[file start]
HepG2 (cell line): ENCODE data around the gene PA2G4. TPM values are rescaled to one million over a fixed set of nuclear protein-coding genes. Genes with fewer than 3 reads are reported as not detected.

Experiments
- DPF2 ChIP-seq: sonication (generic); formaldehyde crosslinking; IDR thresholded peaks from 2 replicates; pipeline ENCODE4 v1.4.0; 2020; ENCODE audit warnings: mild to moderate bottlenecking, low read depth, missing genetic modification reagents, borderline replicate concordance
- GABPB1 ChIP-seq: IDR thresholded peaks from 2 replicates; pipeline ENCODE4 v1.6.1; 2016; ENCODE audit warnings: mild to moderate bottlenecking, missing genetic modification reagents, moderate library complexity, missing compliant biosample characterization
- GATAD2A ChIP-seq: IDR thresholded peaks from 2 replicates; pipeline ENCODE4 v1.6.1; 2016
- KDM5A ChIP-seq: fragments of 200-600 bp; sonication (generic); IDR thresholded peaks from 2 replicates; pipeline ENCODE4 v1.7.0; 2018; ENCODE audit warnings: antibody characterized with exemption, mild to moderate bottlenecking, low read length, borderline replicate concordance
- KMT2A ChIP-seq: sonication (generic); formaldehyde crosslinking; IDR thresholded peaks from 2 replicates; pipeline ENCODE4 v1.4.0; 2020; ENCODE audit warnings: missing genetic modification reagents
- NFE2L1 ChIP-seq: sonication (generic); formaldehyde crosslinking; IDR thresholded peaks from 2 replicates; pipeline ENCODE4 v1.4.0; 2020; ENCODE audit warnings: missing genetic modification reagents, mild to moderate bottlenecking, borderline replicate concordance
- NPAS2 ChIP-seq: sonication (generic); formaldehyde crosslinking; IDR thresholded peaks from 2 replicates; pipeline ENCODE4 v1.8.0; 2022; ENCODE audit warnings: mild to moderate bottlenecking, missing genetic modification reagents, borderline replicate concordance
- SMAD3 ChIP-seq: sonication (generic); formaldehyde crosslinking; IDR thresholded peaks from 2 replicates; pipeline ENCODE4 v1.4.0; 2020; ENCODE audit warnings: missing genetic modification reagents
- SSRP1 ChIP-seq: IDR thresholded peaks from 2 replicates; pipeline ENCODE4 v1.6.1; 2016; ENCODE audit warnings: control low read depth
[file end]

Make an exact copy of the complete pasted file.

HepG2 (cell line): ENCODE data around the gene PA2G4. TPM values are rescaled to one million over a fixed set of nuclear protein-coding genes. Genes with fewer than 3 reads are reported as not detected.

Experiments
- DPF2 ChIP-seq: sonication (generic); formaldehyde crosslinking; IDR thresholded peaks from 2 replicates; pipeline ENCODE4 v1.4.0; 2020; ENCODE audit warnings: mild to moderate bottlenecking, low read depth, missing genetic modification reagents, borderline replicate concordance
- GABPB1 ChIP-seq: IDR thresholded peaks from 2 replicates; pipeline ENCODE4 v1.6.1; 2016; ENCODE audit warnings: mild to moderate bottlenecking, missing genetic modification reagents, moderate library complexity, missing compliant biosample characterization
- GATAD2A ChIP-seq: IDR thresholded peaks from 2 replicates; pipeline ENCODE4 v1.6.1; 2016
- KDM5A ChIP-seq: fragments of 200-600 bp; sonication (generic); IDR thresholded peaks from 2 replicates; pipeline ENCODE4 v1.7.0; 2018; ENCODE audit warnings: antibody characterized with exemption, mild to moderate bottlenecking, low read length, borderline replicate concordance
- KMT2A ChIP-seq: sonication (generic); formaldehyde crosslinking; IDR thresholded peaks from 2 replicates; pipeline ENCODE4 v1.4.0; 2020; ENCODE audit warnings: missing genetic modification reagents
- NFE2L1 ChIP-seq: sonication (generic); formaldehyde crosslinking; IDR thresholded peaks from 2 replicates; pipeline ENCODE4 v1.4.0; 2020; ENCODE audit warnings: missing genetic modification reagents, mild to moderate bottlenecking, borderline replicate concordance
- NPAS2 ChIP-seq: sonication (generic); formaldehyde crosslinking; IDR thresholded peaks from 2 replicates; pipeline ENCODE4 v1.8.0; 2022; ENCODE audit warnings: mild to moderate bottlenecking, missing genetic modification reagents, borderline replicate concordance
- SMAD3 ChIP-seq: sonication (generic); formaldehyde crosslinking; IDR thresholded peaks from 2 replicates; pipeline ENCODE4 v1.4.0; 2020; ENCODE audit warnings: missing genetic modification reagents
- SSRP1 ChIP-seq: IDR thresholded peaks from 2 replicates; pipeline ENCODE4 v1.6.1; 2016; ENCODE audit warnings: control low read depth